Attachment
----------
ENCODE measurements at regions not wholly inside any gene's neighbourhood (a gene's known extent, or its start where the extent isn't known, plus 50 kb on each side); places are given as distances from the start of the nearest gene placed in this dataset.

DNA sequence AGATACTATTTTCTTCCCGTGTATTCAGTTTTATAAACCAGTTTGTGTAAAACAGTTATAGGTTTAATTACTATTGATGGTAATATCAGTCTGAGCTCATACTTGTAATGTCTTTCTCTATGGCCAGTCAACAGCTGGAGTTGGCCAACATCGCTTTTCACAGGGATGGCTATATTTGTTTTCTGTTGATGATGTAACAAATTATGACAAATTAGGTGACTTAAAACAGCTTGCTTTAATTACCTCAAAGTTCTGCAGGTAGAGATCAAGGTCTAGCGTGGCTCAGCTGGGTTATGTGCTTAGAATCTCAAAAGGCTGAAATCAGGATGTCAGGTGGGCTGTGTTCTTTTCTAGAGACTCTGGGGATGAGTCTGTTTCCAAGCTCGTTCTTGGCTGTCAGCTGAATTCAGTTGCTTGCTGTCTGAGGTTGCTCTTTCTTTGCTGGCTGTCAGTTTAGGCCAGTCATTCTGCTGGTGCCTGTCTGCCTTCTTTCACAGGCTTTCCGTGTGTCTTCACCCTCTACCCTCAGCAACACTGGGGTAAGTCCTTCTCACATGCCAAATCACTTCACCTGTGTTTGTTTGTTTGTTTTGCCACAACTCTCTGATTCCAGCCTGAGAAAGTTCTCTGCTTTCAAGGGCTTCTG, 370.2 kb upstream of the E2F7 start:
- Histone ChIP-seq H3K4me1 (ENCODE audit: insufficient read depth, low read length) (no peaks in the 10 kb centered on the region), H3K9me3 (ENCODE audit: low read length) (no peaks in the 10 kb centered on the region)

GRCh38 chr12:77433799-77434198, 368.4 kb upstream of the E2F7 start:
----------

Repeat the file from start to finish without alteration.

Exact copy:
ENCODE measurements at regions not wholly inside any gene's neighbourhood (a gene's known extent, or its start where the extent isn't known, plus 50 kb on each side); places are given as distances from the start of the nearest gene placed in this dataset.

DNA sequence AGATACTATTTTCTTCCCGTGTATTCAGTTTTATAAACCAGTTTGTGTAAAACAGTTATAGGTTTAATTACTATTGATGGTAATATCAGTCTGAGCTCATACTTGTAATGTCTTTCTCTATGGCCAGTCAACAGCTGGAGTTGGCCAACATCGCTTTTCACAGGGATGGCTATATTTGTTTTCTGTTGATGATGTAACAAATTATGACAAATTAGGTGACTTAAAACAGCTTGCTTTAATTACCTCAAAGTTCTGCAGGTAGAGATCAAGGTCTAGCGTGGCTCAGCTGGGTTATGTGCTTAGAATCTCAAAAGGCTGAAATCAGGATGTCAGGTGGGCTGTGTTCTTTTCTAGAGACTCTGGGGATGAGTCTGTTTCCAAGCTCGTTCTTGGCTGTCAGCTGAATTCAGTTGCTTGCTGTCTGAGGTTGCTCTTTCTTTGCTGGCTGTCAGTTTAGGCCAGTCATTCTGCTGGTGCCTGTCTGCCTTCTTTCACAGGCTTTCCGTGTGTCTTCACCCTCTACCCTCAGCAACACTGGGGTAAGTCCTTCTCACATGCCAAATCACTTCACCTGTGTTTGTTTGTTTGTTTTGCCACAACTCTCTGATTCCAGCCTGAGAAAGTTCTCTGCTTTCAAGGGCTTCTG, 370.2 kb upstream of the E2F7 start:
- Histone ChIP-seq H3K4me1 (ENCODE audit: insufficient read depth, low read length) (no peaks in the 10 kb centered on the region), H3K9me3 (ENCODE audit: low read length) (no peaks in the 10 kb centered on the region)

GRCh38 chr12:77433799-77434198, 368.4 kb upstream of the E2F7 start: